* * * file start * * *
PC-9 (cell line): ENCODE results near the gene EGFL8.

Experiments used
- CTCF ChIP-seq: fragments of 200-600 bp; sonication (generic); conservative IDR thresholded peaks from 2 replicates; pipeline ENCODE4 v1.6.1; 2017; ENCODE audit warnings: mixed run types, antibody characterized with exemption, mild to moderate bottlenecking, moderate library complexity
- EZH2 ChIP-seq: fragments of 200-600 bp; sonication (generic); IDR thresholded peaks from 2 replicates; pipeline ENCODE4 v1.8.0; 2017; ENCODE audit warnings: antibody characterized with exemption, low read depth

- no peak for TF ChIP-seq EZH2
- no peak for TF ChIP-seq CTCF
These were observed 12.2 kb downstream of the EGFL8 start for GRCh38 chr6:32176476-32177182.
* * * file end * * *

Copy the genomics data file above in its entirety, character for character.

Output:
PC-9 (cell line): ENCODE results near the gene EGFL8.

Experiments used
- CTCF ChIP-seq: fragments of 200-600 bp; sonication (generic); conservative IDR thresholded peaks from 2 replicates; pipeline ENCODE4 v1.6.1; 2017; ENCODE audit warnings: mixed run types, antibody characterized with exemption, mild to moderate bottlenecking, moderate library complexity
- EZH2 ChIP-seq: fragments of 200-600 bp; sonication (generic); IDR thresholded peaks from 2 replicates; pipeline ENCODE4 v1.8.0; 2017; ENCODE audit warnings: antibody characterized with exemption, low read depth

- no peak for TF ChIP-seq EZH2
- no peak for TF ChIP-seq CTCF
These were observed 12.2 kb downstream of the EGFL8 start for GRCh38 chr6:32176476-32177182.